SA gives in on migrants


ZIMBABWE's general elections are looming large on the horizon. Political parties have started rolling down their candidate selection processes. In the mix was South Africa threatening to send back home 180 000 Zimbabwe Exempt Permit (ZEP) holders by end of June 2023, an action that could have swayed the election results one way or another.

According to ZimStat and StatSA,  about one million Zimbabwean immigrants are in South Africa. In fact, Zimbabwe has the highest number of African migrants in South Africa. It is also an acknowledged fact that of the million migrants, only 200 000 are registered, meaning a mammoth 80% Zimbabwe migrants in that country are there illegally.

The COVID-19 pandemic exacerbated the South African economic fortunes. Many companies scaled down their operations or totally closed shop, thus throwing hundreds of thousands of workers to join the ranks of the unemployed. Naturally, this causes instability and migration becomes a political and electoral issue.

South African opposition political parties veered to the right and increased political populism posturing. Migration became a topical issue and affected the 2021 local government elections. The ruling ANC party was wiped out of metropolitan areas, turning it into a rural party. Many political pundits project that for the first time since 1994, the ANC national vote will dip below 50%, thus forcing it into a coalition arrangement post the 2024 general elections.

Cases of Afrophobia are on the rise in South Africa. Zimbabwe migrants are the main target. It should be remembered that South Africa has experienced two waves of xenophobic attacks in the past decade. And this time, it could be worse especially with grassroots organisations like Operation Dudula in Gauteng and KwaZulu Natal provinces agitating for illegal migrants to be kicked out.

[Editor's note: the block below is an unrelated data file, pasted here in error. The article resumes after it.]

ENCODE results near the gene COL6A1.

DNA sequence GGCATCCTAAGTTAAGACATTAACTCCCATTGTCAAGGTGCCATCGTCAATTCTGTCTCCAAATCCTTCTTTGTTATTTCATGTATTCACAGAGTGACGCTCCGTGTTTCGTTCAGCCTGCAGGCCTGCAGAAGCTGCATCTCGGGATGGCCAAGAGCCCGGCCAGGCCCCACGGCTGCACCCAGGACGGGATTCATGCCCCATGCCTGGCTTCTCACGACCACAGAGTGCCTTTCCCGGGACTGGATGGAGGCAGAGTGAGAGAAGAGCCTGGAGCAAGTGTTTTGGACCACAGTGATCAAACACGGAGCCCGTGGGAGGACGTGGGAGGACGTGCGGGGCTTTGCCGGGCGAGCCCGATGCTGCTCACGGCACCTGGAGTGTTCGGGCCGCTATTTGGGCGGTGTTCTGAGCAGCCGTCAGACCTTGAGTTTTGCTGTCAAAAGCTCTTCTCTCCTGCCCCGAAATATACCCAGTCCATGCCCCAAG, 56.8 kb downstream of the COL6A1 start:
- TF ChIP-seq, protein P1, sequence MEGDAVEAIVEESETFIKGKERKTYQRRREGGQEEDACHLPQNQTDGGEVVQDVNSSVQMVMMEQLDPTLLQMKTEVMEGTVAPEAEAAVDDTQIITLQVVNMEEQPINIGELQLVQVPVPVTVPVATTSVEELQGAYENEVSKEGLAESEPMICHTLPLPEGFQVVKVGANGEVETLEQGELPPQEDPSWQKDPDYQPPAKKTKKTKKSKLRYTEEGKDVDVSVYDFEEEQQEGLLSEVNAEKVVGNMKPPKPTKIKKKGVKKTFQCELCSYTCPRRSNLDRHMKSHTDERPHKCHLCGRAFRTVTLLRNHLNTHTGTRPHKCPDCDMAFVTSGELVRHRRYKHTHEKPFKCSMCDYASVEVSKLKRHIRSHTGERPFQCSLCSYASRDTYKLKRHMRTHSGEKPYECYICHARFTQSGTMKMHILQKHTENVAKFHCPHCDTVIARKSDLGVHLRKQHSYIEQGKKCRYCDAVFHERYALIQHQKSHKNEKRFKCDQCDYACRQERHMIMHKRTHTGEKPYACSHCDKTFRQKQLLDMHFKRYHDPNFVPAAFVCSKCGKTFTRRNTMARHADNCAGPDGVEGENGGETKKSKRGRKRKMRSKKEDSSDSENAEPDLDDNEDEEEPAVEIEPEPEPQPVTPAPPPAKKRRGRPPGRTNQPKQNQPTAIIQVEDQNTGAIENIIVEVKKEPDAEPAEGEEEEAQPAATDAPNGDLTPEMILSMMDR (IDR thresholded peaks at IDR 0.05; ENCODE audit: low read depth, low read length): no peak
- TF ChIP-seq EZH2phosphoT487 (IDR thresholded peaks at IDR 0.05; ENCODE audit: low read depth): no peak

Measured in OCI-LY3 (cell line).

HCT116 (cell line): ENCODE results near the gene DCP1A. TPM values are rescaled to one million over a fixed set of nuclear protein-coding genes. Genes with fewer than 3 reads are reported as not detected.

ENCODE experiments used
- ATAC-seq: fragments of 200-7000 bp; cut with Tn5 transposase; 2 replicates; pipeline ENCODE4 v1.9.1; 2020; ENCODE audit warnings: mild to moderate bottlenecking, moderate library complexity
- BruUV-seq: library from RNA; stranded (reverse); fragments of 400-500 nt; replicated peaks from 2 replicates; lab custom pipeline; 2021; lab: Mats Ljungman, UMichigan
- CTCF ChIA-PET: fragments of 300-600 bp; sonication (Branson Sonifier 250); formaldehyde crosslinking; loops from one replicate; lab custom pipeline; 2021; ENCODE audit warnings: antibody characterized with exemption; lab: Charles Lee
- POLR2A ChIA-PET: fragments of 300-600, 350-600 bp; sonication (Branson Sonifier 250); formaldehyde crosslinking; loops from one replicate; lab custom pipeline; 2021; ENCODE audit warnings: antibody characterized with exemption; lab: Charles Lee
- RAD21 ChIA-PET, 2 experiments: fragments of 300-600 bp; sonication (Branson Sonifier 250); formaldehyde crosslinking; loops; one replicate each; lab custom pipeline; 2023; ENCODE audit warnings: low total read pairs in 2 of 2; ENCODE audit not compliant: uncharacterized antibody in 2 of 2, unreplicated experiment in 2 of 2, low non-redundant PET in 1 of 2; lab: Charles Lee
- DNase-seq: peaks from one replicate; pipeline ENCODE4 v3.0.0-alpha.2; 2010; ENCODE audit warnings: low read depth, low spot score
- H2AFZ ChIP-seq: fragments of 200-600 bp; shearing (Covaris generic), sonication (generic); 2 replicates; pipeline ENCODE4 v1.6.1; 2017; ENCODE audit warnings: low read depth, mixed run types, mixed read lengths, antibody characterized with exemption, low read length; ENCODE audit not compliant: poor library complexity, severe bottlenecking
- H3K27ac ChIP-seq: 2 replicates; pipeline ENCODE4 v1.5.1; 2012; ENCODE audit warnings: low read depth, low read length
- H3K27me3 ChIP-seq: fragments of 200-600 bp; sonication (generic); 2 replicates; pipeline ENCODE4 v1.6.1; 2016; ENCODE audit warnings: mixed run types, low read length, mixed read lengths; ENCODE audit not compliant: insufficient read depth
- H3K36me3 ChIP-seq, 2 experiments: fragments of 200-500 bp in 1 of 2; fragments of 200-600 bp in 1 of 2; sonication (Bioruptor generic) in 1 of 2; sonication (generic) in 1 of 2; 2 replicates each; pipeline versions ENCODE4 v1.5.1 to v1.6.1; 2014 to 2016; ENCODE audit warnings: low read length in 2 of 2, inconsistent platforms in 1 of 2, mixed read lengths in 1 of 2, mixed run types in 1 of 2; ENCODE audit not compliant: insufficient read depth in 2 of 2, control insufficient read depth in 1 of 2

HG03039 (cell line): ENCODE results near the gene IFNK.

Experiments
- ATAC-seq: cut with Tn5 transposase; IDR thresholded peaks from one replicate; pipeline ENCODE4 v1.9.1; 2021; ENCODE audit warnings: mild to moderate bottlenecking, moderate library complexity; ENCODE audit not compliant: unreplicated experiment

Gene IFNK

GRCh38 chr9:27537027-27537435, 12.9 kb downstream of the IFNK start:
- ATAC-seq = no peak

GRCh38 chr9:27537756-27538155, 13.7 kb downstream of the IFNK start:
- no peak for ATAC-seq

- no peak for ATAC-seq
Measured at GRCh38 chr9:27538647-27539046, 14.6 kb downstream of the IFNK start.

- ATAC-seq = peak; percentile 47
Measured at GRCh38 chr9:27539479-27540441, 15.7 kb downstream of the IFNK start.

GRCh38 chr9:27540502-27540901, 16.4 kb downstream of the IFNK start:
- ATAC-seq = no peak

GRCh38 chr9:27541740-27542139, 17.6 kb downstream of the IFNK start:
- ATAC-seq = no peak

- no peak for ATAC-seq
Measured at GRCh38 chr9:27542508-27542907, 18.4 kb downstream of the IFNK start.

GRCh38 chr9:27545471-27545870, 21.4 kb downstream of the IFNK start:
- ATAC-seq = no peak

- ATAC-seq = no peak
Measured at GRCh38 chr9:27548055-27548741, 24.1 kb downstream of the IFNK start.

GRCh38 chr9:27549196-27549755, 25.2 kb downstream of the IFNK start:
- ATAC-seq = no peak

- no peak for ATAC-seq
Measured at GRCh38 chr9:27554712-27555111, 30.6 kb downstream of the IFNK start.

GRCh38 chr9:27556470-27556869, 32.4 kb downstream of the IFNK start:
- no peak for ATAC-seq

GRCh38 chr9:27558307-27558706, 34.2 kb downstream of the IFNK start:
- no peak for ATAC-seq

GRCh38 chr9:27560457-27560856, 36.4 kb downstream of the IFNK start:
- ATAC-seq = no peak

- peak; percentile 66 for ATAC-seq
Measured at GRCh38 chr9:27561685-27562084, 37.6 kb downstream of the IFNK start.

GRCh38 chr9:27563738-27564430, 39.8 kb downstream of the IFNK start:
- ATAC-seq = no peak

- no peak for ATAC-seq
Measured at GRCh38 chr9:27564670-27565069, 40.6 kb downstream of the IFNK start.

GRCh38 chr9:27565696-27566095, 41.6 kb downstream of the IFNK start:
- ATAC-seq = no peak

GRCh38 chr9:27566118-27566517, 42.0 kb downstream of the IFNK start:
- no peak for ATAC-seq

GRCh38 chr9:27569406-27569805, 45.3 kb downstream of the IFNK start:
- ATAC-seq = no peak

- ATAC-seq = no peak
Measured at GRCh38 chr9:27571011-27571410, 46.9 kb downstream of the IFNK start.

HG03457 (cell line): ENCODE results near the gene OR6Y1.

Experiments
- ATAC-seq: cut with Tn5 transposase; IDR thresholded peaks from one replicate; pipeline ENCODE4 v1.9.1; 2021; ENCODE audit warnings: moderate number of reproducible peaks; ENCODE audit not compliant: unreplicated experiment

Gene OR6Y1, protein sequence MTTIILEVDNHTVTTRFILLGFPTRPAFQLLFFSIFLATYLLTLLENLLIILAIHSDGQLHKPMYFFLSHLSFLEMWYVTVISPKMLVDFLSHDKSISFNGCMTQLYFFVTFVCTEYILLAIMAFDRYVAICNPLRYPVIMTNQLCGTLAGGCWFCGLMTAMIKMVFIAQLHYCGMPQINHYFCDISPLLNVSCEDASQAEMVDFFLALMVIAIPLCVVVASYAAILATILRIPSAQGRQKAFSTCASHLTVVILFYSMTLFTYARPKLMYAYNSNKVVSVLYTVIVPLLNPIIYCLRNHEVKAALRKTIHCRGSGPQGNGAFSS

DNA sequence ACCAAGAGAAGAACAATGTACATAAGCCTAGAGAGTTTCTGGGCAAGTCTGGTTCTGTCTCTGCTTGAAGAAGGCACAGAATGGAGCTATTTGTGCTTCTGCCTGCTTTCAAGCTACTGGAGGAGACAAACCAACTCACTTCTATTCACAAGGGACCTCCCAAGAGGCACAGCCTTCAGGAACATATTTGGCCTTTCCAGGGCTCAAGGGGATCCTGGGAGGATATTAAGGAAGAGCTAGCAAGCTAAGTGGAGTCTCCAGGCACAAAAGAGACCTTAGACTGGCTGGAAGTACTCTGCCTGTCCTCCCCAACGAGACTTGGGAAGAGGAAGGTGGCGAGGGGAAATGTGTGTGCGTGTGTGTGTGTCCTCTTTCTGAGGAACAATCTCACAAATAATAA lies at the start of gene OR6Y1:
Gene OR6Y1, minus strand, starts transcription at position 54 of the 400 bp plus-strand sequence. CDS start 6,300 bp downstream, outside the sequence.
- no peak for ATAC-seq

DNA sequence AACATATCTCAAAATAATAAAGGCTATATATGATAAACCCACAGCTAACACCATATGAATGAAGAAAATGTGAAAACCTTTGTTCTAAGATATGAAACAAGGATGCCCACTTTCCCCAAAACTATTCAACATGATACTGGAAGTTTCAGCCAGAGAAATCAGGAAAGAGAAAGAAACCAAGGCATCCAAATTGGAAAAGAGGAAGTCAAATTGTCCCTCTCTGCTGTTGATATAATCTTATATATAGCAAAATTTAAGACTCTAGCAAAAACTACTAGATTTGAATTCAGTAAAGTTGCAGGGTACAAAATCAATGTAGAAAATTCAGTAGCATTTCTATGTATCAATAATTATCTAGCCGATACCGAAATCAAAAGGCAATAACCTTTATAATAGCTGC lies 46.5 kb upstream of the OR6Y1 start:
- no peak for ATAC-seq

Timing in politics is everything. The ANC had it back to the wall and its leadership had to act. It announced that the ZEP project would be wound up. This was a project specifically extended to Zimbabweans to stay and work legally in South Africa post-2008.

Throwing out 800 000 illegal Zimbabweans from South Africa would give the ANC some political breathing space, but at the same time giving a political headache to its northern neighbour — Zimbabwe. South Africa would, with some justification, be accused of influencing Zimbabwe election results.

The ANC government had set June 30, 2023 as the date when ZEP expires and those in South Africa illegally would be expelled. This date is just slightly below two months before Zimbabwe’s general elections, thus making the decision a significant political action.

The issue became entangled in legal challenges with the Helen Suzman Foundation making a court challenge to the ending of the ZEP. It argues the South African government should extend ZEP or alternatively give permanent residence status to ZEP holders, considering South Africa is the only home they know and Zimbabwe is still in political and economic turmoil.